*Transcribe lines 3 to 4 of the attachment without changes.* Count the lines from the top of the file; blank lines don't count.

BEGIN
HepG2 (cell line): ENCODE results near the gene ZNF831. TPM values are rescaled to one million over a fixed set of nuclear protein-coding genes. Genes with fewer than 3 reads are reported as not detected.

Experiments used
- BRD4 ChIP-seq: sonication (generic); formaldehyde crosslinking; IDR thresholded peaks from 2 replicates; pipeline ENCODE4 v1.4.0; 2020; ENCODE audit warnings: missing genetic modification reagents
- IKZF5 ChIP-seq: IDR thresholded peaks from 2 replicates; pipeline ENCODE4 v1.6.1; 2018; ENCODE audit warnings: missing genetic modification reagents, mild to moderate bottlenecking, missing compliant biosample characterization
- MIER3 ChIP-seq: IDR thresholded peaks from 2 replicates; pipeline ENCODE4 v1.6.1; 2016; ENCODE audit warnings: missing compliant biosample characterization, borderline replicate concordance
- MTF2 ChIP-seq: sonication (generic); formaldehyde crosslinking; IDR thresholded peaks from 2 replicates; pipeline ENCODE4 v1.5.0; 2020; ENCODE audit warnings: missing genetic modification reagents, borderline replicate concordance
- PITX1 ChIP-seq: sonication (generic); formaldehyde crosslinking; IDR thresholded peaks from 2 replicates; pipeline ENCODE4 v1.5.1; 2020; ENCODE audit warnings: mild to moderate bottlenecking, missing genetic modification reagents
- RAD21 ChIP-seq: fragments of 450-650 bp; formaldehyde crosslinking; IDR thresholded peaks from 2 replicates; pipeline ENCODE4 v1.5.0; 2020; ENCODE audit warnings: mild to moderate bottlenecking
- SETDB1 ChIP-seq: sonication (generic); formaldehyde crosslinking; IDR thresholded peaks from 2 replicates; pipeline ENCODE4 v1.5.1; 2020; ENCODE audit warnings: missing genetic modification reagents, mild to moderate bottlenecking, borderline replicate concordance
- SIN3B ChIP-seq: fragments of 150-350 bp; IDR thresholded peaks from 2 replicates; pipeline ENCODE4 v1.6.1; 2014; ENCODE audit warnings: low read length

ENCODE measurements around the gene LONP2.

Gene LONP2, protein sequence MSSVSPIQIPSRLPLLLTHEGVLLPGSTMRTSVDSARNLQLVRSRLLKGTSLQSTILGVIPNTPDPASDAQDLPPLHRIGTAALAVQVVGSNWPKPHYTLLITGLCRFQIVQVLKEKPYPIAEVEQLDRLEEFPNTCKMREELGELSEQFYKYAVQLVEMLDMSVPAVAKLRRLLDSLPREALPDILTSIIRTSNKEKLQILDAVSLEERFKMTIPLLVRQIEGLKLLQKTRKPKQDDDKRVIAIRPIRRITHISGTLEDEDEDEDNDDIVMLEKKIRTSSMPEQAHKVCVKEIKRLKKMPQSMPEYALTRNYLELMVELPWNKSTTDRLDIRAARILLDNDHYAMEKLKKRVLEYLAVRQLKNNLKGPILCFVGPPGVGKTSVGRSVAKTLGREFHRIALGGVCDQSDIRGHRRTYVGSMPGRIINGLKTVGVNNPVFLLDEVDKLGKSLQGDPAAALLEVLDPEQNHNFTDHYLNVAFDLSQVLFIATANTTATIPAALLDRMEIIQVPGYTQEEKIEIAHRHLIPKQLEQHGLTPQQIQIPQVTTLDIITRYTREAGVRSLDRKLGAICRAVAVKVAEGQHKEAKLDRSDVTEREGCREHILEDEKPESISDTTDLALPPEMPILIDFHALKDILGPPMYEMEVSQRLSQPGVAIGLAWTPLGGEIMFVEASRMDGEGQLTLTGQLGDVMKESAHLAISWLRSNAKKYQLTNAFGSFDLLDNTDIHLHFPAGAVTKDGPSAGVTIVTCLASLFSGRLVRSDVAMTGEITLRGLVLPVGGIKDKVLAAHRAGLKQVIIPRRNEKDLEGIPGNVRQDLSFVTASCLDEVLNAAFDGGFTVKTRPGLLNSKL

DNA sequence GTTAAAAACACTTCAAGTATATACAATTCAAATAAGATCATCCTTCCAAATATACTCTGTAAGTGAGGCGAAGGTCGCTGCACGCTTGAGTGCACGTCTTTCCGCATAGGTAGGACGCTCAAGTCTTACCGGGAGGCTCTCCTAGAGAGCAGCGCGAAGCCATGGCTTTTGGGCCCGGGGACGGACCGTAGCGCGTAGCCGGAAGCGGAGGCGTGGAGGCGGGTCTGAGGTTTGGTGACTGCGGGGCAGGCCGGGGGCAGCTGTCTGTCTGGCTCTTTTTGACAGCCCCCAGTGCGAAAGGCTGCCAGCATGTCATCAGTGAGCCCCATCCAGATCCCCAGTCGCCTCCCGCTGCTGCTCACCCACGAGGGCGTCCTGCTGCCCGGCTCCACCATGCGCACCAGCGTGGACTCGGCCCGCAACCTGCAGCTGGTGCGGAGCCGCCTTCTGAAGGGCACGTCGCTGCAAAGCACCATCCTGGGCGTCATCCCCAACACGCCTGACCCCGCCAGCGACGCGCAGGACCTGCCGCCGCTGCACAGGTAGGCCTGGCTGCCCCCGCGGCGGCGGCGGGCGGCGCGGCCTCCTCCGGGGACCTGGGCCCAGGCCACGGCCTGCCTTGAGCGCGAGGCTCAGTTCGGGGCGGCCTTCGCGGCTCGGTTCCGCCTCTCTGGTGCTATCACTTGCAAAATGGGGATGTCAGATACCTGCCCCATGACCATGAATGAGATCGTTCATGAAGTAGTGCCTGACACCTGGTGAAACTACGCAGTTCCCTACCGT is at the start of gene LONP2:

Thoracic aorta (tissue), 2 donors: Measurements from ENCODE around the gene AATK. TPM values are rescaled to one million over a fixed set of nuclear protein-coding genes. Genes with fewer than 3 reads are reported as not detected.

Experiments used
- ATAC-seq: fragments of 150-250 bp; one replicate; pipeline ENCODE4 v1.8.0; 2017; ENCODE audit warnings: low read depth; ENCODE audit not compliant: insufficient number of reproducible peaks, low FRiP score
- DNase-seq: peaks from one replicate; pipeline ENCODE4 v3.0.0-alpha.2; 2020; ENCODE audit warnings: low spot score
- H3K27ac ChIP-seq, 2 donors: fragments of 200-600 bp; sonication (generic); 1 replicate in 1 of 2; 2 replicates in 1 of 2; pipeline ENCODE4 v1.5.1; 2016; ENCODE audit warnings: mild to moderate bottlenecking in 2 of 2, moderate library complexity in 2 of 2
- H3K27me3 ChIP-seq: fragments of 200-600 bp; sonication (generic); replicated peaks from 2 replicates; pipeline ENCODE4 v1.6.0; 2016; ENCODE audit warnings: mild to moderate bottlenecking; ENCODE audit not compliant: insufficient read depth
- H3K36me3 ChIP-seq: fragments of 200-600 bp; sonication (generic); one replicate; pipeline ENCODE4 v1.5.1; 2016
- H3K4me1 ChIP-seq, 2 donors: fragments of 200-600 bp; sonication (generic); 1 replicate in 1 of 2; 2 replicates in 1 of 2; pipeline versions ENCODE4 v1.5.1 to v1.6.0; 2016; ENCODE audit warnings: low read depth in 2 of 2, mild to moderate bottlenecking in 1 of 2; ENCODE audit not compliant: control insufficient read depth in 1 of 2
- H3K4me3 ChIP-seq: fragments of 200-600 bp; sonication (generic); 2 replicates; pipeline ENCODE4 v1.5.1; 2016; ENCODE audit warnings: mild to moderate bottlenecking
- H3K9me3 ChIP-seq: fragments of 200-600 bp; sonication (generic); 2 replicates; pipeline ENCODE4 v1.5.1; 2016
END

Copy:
- BRD4 ChIP-seq: sonication (generic); formaldehyde crosslinking; IDR thresholded peaks from 2 replicates; pipeline ENCODE4 v1.4.0; 2020; ENCODE audit warnings: missing genetic modification reagents
- IKZF5 ChIP-seq: IDR thresholded peaks from 2 replicates; pipeline ENCODE4 v1.6.1; 2018; ENCODE audit warnings: missing genetic modification reagents, mild to moderate bottlenecking, missing compliant biosample characterization